Pocopson supervisors debate whether to rebid the project, or seek negotiation
By Kelli Siehl, Staff Writer, The Times
POCOPSON — During Monday’s township Board of Supervisors meeting, officials said they were disappointed that bids came back “way over” expectations in order to renovate the Barnard House for use as the township’s offices.
At a previous Supervisors’ meeting, Chair Steve Conary said officials were hoping to spend around $800,000 to transform the historic structure into usable space for the township. Four separate bid packages went out last month in the areas of General Construction, Plumbing, Mechanical and Electrical.
Bids were opened on Sept. 4 and Conary said the lowest bids received “are in the area of a million twenty – plus more for construction oversight and contingency allowances.”
Following the announcement, Conary introduced a motion to reject the bids in order to send the project back to the architect — Dennis Melton — where changes can be made to bring the project back within the original cost projection. The bid package would be modified and the project sent out for rebid.
Vice Chair, Georgia Brutscher questioned the motion to reject the bids, arguing that the township “spent a lot of money and time preparing the package for bid” and said she would like to see if officials could legally work with the low bidders to bring the costs down.
Conary cautioned that if the township goes through “value engineering, the other bidders may not be happy with being unable to rebid the project.”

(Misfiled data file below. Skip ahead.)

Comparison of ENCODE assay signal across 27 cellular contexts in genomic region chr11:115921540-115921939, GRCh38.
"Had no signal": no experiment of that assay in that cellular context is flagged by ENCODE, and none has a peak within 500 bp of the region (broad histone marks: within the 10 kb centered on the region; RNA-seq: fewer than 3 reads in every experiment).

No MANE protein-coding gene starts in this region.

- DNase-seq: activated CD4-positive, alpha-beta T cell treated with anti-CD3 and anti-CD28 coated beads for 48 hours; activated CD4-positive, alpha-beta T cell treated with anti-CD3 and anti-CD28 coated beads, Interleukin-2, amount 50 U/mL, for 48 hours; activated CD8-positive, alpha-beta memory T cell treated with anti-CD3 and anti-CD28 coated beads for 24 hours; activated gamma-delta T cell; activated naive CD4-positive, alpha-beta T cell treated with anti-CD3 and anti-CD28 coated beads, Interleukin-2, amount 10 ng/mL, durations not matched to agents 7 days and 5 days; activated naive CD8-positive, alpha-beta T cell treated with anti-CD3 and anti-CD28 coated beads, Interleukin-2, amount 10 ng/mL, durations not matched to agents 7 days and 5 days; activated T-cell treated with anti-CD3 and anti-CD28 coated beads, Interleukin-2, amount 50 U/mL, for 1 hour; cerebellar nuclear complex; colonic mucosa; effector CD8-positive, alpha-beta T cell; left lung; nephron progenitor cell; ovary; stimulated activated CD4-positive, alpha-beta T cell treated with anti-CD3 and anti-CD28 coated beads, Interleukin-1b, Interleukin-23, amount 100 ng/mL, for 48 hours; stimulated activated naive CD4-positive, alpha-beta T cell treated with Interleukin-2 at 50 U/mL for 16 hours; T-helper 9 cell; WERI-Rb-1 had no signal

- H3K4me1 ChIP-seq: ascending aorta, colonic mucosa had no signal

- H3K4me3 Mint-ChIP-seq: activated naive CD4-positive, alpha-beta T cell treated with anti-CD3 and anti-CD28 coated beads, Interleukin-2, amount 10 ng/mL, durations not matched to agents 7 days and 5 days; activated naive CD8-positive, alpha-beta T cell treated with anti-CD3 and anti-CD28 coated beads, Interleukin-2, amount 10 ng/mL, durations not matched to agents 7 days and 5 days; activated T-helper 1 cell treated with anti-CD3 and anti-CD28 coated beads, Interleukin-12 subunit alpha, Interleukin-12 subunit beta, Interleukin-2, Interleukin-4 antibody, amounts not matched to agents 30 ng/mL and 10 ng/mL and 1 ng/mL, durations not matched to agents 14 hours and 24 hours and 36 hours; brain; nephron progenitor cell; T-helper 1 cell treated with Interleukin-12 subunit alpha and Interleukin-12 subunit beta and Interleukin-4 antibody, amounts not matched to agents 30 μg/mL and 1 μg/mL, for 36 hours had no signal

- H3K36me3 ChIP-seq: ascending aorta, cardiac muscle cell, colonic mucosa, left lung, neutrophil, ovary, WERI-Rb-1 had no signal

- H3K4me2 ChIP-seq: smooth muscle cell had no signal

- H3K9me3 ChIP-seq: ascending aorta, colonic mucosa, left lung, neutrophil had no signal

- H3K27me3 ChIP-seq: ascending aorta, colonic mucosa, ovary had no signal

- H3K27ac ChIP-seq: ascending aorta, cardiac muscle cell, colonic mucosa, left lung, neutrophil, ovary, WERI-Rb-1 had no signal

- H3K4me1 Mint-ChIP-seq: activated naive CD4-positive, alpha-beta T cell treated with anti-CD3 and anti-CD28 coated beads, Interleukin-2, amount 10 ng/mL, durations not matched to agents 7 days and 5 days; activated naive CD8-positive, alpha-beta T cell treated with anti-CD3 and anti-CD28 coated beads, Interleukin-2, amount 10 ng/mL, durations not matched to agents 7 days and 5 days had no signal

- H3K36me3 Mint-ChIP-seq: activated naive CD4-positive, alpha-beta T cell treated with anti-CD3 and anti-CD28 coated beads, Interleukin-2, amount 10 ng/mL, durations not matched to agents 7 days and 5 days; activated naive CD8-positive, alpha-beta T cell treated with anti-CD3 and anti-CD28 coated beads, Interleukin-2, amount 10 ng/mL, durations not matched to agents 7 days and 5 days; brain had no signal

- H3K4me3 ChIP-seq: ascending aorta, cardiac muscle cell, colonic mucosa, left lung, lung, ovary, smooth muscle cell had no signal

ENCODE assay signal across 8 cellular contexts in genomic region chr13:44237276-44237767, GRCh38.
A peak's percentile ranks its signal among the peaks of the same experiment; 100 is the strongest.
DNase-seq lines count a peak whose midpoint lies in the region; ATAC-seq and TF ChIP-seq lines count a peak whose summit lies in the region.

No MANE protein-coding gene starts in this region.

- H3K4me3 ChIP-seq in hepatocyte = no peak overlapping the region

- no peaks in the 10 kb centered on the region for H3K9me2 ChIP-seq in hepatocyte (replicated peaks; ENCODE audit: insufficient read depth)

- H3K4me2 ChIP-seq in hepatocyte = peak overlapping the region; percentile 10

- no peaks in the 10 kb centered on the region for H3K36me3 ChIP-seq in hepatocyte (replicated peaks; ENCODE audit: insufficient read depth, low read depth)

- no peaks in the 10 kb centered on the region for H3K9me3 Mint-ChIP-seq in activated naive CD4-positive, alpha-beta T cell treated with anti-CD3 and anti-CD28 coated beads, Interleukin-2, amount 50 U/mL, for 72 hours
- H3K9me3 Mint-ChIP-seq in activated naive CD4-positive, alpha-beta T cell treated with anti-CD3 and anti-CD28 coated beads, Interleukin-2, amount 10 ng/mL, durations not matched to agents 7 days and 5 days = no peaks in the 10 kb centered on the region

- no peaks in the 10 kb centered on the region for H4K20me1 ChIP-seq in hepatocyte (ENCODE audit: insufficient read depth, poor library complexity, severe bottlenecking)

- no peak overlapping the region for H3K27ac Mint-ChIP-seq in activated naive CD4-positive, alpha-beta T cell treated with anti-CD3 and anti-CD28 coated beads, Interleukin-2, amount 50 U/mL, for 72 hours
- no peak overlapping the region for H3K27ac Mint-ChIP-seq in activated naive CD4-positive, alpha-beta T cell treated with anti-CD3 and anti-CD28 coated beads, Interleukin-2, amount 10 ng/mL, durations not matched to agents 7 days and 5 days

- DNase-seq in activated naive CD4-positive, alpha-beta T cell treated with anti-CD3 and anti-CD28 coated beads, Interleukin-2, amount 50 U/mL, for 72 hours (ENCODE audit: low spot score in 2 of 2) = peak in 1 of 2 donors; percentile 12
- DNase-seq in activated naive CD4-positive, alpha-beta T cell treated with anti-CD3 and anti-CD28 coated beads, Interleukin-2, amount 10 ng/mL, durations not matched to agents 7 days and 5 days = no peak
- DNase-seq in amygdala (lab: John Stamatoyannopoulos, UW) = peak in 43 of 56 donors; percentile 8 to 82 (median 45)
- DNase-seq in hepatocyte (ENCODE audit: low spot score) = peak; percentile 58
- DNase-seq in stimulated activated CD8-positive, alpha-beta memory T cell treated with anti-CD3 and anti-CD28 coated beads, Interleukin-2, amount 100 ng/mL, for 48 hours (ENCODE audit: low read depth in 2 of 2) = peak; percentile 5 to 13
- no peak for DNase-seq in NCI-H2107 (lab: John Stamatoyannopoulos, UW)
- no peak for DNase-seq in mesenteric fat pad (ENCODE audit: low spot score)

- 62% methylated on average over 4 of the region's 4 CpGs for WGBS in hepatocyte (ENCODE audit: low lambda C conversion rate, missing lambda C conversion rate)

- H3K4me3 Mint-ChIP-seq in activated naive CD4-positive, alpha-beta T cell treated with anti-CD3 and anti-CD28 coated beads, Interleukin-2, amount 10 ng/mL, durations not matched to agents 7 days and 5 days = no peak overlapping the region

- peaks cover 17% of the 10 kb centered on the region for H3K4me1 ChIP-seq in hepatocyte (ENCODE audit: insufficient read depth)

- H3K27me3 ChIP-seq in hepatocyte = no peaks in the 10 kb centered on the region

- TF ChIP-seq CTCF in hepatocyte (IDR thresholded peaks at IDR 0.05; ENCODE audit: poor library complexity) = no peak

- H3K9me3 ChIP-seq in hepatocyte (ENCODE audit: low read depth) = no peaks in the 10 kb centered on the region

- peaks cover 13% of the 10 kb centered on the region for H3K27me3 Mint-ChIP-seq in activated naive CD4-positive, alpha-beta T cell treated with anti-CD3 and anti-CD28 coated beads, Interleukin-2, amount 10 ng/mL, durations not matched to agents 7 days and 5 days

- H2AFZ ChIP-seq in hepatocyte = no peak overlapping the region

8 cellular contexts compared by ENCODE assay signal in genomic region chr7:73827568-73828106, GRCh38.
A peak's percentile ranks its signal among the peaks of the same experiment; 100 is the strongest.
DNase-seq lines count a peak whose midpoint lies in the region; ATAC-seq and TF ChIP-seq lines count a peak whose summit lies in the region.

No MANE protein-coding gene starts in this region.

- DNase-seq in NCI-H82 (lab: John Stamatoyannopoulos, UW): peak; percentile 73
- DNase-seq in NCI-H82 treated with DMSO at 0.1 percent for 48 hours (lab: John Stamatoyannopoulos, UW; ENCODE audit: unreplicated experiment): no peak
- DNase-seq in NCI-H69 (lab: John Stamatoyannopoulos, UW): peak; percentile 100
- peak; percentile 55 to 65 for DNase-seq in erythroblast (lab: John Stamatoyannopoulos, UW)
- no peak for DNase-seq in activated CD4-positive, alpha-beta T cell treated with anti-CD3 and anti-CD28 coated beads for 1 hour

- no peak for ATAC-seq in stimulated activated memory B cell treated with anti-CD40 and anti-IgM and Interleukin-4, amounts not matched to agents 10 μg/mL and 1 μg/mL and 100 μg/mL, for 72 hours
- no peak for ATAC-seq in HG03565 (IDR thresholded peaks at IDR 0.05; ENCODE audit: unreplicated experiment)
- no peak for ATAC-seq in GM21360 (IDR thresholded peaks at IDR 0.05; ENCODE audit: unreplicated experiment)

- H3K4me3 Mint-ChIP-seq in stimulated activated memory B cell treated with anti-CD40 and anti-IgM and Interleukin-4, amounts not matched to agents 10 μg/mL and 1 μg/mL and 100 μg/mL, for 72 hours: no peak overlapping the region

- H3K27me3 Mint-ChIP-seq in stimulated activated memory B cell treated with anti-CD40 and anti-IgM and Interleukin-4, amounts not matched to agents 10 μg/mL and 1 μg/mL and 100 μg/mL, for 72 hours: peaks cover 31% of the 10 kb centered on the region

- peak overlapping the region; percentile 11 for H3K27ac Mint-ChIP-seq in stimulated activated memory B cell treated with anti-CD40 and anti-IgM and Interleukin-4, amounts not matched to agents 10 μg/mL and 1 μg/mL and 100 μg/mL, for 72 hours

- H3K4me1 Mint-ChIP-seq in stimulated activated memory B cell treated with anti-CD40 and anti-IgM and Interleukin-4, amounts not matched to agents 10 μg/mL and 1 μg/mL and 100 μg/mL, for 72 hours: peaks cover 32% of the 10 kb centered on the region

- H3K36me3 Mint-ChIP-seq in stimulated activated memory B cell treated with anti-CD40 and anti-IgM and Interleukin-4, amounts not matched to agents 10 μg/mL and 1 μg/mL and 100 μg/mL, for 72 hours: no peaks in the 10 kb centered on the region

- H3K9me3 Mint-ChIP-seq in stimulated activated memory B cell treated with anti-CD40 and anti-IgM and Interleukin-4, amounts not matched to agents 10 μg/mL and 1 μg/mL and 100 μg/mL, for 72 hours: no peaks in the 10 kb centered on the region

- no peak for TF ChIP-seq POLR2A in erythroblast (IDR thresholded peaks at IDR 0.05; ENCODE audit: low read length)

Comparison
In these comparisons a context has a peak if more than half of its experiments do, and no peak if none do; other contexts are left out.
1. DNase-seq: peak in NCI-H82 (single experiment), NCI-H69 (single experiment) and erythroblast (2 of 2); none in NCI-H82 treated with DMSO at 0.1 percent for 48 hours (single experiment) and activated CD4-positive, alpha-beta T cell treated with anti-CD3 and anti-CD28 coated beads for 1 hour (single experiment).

Brutscher held her ground stating, “If it doesn’t work out, we can rebid the project and if that doesn’t work out we can table the project.” Brutscher, a longtime advocate of the renovation, expressed frustration at the time and cost involved to taxpayers to “start all over again.”
Conary noted that one option may be to call in the four low bidders and discuss ways of cutting costs without rebidding the project.
Since, according to Conary, “we have 60 days to make a decision,” Supervisors agreed to table the motion and seek counsel from the township attorney, engineer and architect before pursuing any further course of action.
Also at Monday’s meeting, Conary asked his colleagues what the township is going to do to reduce sediment in local waterways. Conary proposed increasing the township’s budget to show an effort in fulfilling some of the Department of Environmental Protection’s (DEP) requirements for renewing its Municipal Separate Storm Sewer Systems (MS4) permit.
Conary said the township is currently spending a little over $13,000 dollars a year on items related to MS4 and proposed raising the amount to $25,000 per year – an increase of nearly 50%. Conary added that the DEP wants the township to spend close to $80,000 a year.
Brutscher refused to support the program, saying the “DEP has not even proven that it’s going to do any good and to raise the budget over 50% in these times…I have a problem with it.”
After a lively discussion, officials agreed to raise the budgeted amount to $16,000 per year – a 20% increase. It’s something, Conary said, to show a good faith effort in meeting the requirements.